Back-seat driver must resist taking the wheel
The two can therefore work in tandem — the good cop and the bad cop. The bad cop will clearly set the pace. And if Mr Medvedev has any mind to challenge this arrangement, there are plenty of Putin loyalists to remind him who is still the boss.
President Putin insisted last September that he did not want his successor to be a puppet. Russia would need a strong President for the foreseeable future, he said, since party democracy was still in its infancy. But did he mean it? And now that he is no longer President, will he allow his hand-picked successor any room for manoeuvre?
Mr Putin’s ambivalence was already clear then, a month before he announced that he was “willing” to serve as a future Prime Minister. He also declared that he intended to continue playing a key role in Russia’s government, and that whoever followed him “will have to reckon with me”. So how does he propose to steer policy-making as a back-seat driver? Already there are forecasts that the Kremlin Zil, zigzagging in different directions, will crash, and that it will be President Medvedev who gets hurt.
Dmitri Medvedev has no political constituency of his own. A middle-class lawyer, the son of academics, he owes everything to Mr Putin, the mentor who is very different in temperament, background and ideology. He is a competent administrator — he transformed the lumbering state-owned Gazprom into one of the world’s most influential energy companies. But, unlike Mr Putin, he has no loyal following of acolytes, former KGB colleagues or ambitious politicians. He will be accepted by the Kremlin siloviki (power-brokers) solely because he is Mr Putin’s man.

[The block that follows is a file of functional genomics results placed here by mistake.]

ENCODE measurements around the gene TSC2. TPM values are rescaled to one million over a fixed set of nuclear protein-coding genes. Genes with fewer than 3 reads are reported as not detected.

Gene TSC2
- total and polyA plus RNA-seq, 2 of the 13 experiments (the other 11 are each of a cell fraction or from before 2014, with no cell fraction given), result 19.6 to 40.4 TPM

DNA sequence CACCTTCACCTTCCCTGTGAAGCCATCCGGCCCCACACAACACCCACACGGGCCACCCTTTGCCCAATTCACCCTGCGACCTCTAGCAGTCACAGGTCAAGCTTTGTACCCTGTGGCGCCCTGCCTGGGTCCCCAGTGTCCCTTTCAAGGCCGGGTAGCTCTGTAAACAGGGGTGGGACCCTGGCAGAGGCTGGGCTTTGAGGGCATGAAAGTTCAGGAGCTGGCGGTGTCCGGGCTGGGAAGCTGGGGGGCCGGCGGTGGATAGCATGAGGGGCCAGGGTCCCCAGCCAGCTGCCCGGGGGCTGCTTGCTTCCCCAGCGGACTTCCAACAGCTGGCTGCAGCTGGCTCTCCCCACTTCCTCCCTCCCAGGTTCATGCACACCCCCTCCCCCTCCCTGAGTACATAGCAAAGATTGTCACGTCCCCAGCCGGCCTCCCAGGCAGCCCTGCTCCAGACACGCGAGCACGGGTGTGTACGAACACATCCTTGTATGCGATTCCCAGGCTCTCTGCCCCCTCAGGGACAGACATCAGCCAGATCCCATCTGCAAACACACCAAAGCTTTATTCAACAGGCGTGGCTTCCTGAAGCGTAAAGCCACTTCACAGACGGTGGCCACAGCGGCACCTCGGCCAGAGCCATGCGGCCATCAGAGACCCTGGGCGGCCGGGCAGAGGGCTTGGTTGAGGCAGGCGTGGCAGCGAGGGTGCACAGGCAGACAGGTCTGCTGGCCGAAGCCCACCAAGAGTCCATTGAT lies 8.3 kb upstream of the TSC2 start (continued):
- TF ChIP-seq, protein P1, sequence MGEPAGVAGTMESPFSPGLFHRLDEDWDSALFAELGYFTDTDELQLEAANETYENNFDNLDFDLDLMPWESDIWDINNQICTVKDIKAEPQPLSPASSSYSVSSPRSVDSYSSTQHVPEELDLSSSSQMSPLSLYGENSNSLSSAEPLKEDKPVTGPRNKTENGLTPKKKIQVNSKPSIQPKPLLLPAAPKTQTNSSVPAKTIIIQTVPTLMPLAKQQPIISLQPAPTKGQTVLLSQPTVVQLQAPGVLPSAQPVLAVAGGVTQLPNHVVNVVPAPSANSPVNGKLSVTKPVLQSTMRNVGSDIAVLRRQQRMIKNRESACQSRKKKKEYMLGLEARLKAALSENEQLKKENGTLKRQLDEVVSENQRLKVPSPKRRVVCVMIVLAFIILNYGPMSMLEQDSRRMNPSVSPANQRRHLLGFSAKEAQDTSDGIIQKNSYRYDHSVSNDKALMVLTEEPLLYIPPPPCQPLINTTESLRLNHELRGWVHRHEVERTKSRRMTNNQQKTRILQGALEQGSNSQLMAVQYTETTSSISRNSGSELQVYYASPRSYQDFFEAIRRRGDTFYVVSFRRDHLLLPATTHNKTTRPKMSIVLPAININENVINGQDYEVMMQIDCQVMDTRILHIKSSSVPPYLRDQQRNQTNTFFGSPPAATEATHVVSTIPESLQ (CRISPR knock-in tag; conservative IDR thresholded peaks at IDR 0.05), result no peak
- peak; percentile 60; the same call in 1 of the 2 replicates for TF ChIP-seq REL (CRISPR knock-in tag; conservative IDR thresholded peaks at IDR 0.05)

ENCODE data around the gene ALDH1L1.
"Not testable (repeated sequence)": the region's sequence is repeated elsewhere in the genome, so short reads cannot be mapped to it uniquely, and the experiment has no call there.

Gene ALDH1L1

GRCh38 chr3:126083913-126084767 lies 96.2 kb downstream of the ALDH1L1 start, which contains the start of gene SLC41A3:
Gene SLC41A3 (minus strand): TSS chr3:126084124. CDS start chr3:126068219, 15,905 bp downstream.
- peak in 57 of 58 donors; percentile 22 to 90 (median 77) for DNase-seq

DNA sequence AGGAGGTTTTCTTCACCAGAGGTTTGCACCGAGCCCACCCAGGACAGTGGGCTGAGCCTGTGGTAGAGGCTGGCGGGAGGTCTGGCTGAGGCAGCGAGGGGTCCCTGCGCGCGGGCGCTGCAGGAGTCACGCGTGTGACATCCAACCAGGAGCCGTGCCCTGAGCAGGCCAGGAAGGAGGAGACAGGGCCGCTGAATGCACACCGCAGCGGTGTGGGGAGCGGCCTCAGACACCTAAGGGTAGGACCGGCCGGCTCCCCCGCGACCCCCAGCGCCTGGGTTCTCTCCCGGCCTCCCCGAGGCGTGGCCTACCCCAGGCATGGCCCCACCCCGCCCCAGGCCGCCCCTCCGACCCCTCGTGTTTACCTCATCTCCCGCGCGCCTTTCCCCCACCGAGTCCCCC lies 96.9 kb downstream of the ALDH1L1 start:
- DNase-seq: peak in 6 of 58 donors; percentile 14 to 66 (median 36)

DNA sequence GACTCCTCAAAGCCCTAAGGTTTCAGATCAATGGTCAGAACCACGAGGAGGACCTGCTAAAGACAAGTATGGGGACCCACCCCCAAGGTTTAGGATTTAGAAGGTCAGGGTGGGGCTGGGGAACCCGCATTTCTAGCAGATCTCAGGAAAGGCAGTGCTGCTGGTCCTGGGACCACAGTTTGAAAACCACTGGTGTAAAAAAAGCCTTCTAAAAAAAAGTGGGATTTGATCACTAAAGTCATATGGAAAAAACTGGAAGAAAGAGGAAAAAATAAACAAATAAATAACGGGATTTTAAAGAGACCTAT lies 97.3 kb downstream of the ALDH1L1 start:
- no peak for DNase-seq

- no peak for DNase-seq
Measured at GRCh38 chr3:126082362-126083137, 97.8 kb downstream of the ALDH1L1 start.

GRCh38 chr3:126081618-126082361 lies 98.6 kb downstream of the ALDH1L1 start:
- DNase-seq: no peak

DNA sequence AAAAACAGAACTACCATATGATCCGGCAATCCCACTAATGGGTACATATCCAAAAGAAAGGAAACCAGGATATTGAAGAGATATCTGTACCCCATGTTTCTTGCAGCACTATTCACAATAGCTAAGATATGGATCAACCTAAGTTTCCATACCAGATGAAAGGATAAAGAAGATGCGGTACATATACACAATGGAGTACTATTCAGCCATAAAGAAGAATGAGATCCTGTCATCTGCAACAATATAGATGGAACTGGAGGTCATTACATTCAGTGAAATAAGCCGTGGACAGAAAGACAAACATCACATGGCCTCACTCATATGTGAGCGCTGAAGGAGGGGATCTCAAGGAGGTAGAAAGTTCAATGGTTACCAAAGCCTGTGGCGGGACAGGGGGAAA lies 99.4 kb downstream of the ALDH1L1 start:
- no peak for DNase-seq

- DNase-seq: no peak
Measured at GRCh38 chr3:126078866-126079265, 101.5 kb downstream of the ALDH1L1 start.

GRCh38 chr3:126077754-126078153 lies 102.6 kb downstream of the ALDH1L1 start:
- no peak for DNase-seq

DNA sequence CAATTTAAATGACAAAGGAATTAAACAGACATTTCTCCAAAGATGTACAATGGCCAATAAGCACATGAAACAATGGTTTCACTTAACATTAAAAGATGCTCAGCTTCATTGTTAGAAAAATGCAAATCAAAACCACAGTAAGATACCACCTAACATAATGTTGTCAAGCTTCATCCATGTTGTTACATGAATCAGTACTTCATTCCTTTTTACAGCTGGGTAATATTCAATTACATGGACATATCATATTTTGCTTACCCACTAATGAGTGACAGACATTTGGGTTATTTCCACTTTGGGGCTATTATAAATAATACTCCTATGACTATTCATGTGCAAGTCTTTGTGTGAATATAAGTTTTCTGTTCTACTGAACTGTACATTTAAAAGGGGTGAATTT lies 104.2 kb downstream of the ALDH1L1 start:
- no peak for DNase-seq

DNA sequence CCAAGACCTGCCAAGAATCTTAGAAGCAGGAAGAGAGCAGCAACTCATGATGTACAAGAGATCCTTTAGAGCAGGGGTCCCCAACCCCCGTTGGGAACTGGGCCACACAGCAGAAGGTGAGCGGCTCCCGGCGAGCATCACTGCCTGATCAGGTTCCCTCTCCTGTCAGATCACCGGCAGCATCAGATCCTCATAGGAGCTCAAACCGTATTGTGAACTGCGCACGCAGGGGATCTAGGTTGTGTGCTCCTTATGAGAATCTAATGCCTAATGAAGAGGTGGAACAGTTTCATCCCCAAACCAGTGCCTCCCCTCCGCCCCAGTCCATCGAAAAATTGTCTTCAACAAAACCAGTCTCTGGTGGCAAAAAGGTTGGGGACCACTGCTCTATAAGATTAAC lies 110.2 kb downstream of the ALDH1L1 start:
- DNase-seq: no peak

Both men understand this. But both know that a clone would be unacceptable at home and overseas. Mr Putin has ridden the wave of nationalist, nostalgic and aggrieved sentiment, basing much of his popularity on harnessing Russia’s longing to be strong, disciplined and feared again abroad.
The mild-mannered Mr Medvedev can never don the same clothes. But he can show a different face: the liberal (a relative term in Russia) who speaks for the middle class, the conciliator in tune with a young generation of businessmen more open to the outside world.
This would go down well with the intelligentsia, the only class not swept away by Putinmania. It would also smooth Moscow’s dealings with the outside world after a tricky year. All that would be useful to Mr Putin who, as Prime Minister, will remain in charge of domestic policy, where his authoritarianism finds greatest resonance.
The two can therefore work in tandem — the good cop and the bad cop. The bad cop will clearly set the pace — but he will do so as he always has: incrementally and often in the shadows. And if Mr Medvedev has any mind to challenge this arrangement, there are plenty of Putin loyalists to remind him who is still the boss.
Nevertheless, a clash could occur, largely because the presidency carries duties that cannot be ignored even by a dominant Prime Minister. Mr Putin must at times defer to the head of state, especially in dealings with foreign countries.
Neither Mr Putin nor the Russian public would welcome a President they do not respect. Mr Medvedev must assert himself at least to the point where he is considered a political figure in his own right. The question is whether, if he starts turning down an unfamiliar route, the back-seat driver will seize the wheel and even eject the driver.